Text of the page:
Facebook clones Snapchat again with new filters, self-destructing messages

Facebook Camera Filters

Facebook is cloning Snapchat all over again, in yet another attempt to catch up with its rival when it comes to original content sharing. This time round, it’s conducting the battle right from its main app instead of experimenting with standalone applications.

As per TechCrunch, Facebook is currently conducting tests in Ireland for a slew of new features which allow people to utilize Snapchat-esque filters, animated masks, and overlaid graphics. It’s even copying Prisma in the form of artistic filters which transform photos or videos into pieces of art in real time.

The only original feature appears to be a reactive filter which shifts things like leaves or floating balls of light around in response to a user’s hand or body movements. Facebook says that these new abilities are part of its ‘new camera’ and asserts that it represents the next iteration of its tests.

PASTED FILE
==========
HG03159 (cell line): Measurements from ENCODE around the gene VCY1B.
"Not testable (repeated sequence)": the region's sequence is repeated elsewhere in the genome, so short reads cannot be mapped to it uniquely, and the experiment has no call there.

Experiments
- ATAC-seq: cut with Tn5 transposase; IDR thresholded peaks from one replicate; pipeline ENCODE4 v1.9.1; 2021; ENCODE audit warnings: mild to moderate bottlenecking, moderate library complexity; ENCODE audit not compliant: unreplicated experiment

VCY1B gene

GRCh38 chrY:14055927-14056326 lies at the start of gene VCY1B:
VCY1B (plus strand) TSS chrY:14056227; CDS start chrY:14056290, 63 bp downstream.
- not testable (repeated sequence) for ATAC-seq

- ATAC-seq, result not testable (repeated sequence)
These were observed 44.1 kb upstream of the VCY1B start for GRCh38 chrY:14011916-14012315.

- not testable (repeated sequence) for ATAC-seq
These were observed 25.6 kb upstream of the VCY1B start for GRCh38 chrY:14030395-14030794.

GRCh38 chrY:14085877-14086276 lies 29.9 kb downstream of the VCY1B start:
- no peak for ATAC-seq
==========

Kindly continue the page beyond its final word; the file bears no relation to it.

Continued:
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The revamped camera will be easily accessible at the top left corner of the Facebook app or by swiping right from the News Feed. Members will be given the option to either share it publicly or privately via Direct messaging. In another Snapchat-style twist, these photos or videos can only be viewed once in a 24 hour period and will get deleted if there’s no activity or replay after 24 hours goes by.

Facebook Halloween

Facebook had briefly teased these new add-ons back in August this year for Brazilian and Canadian users who were allowed to access augmented reality selfie masks courtesy Facebook acquisition MSQRD. The latter’s technology is now being more widely implemented ever since it was bought out.

For instance, Facebook recently announced that it’s now rolling out special Halloween-themed festive masks for Facebook Live which people can use to transform themselves into things like a witch or pumpkin. The site has also outed new Halloween-themed reaction emoji as well, turning the standard emoji such as Wow and Angry to a ghost and pumpkin, respectively.